A really interesting read. I read the paperback version which includes an epilogue from Feb 2013 and updates the continuing struggles in Egypt. Like Ayed you hope that change will come but the struggles are so deep-seeded and ingrained. And now, as she says in her epilogue, "the most daunting (challenge) for the region as a whole is still the predicament- the dissatisfaction of its youth. The Arab version of the Baby Boomer generation is as dis
Eleanor Shepherd
May 21, 2013 Eleanor Shepherd rated it liked it
While I found the book interesting, in that it provided a closer look at recent history, it seemed to be lacking in personal involvement with the events. There was a lot of analysis but I did not feel a great deal of emotion was elicited for the people involved. There is obvious ambiguity about the identity of the journalist as both a Canadian and a person rooted in the Middle East. Perhaps this unique identity could have been further developed. I found it hard to keep reading, as it did not fee ...more
Kate Jaimet
Apr 04, 2013 Kate Jaimet rated it really liked it  ·  review of another edition
The sheer respect I have for Nahlah Ayed and her coverage of the Middle East would tempt me to give the book five stars. Who am I to criticize her, when she has accomplished far more than I have as a journalist? However, as a reader, I did find that the book left me a little unsatisfied. As a memoir, it didn't really delve very deeply into her personal life (probably her instincts as a reporter, not to put herself at the centre of the story). As a picture of Middle-East recent history, I found i ...more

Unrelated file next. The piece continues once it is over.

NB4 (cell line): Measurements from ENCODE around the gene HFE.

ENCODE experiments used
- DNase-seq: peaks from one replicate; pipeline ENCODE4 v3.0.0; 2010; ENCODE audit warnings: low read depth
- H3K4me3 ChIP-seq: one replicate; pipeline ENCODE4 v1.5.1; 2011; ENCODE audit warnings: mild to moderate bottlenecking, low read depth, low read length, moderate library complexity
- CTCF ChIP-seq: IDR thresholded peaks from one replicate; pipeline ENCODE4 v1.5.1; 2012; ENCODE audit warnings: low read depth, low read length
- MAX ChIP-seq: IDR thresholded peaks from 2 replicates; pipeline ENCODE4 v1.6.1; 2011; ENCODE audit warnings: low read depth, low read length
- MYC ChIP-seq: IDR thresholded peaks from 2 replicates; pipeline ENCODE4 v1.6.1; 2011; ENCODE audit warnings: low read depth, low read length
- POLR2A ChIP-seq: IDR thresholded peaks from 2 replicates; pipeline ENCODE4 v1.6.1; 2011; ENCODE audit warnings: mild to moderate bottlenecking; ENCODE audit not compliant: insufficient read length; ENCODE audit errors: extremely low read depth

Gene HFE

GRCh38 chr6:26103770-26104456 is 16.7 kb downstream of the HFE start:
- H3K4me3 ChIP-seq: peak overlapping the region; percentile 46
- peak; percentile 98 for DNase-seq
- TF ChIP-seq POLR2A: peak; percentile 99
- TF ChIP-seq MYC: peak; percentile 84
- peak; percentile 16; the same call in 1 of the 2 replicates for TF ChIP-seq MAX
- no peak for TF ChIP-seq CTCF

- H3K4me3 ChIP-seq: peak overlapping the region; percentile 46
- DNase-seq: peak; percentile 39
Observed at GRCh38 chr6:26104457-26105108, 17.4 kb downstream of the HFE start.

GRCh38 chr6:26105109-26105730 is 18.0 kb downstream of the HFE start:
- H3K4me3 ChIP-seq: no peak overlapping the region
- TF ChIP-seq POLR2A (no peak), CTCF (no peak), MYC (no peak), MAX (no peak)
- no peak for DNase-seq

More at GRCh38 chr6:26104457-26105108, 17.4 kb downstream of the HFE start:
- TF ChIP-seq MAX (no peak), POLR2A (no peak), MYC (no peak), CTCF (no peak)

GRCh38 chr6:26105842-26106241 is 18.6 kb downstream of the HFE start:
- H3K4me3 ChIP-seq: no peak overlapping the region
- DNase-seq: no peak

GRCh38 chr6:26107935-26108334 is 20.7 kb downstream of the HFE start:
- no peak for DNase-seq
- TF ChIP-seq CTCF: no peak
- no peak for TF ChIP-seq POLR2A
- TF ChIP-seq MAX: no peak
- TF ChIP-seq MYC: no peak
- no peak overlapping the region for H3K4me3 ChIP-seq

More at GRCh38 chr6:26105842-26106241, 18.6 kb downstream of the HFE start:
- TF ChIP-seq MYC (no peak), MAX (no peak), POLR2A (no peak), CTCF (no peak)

Dec 07, 2012 Linda rated it really liked it  ·  review of another edition
Shelves: biography
Nahla Ayed writes of her experiences as a foreign correspondent in the Middle East. She was born in Winnipeg when at the age of seven her parents decided to move the family back to Jordan to experience their culture. They lived in a Palestinian refugee camp with their relatives in Amman, Jordan. The descriptions of daily life in the refugee camp were very foreign to herself and the rest of the family. I really enjoyed this book as she writes quite candidly of her experiences in the camp and repo ...more
May 30, 2015 Tina rated it liked it  ·  review of another edition
Shelves: bookclub
This is the first book I've ever read by a journalist and it speaks like a journalist. Therefore I found her stories bounced around quite a bit. But on the whole I enjoyed what she had to say. In my opinion, the beginning of the novel where she describes her childhood was the most cohesive part and featured the best writing in the novel. I was hoping for more insight into why the Middle East is fighting in the first place. But her accounts were quite interesting overall and I learned a lot about ...more
Feb 24, 2013 Marjorie rated it really liked it  ·  review of another edition
This is a story written by a war correspondent posted to the middle East. She was born in Canada and then the family decided to move to a refugee camp for Palestinians so the children could know their relatives. They lived there 6 years. Moving back to Canada made her realize that children, in fact citizens, needed freedom to thrive rather than just survive. She is able to describe just what the citizens in these war torn nations are suffering. Like Nahlah the book made me count my blessings yet ...more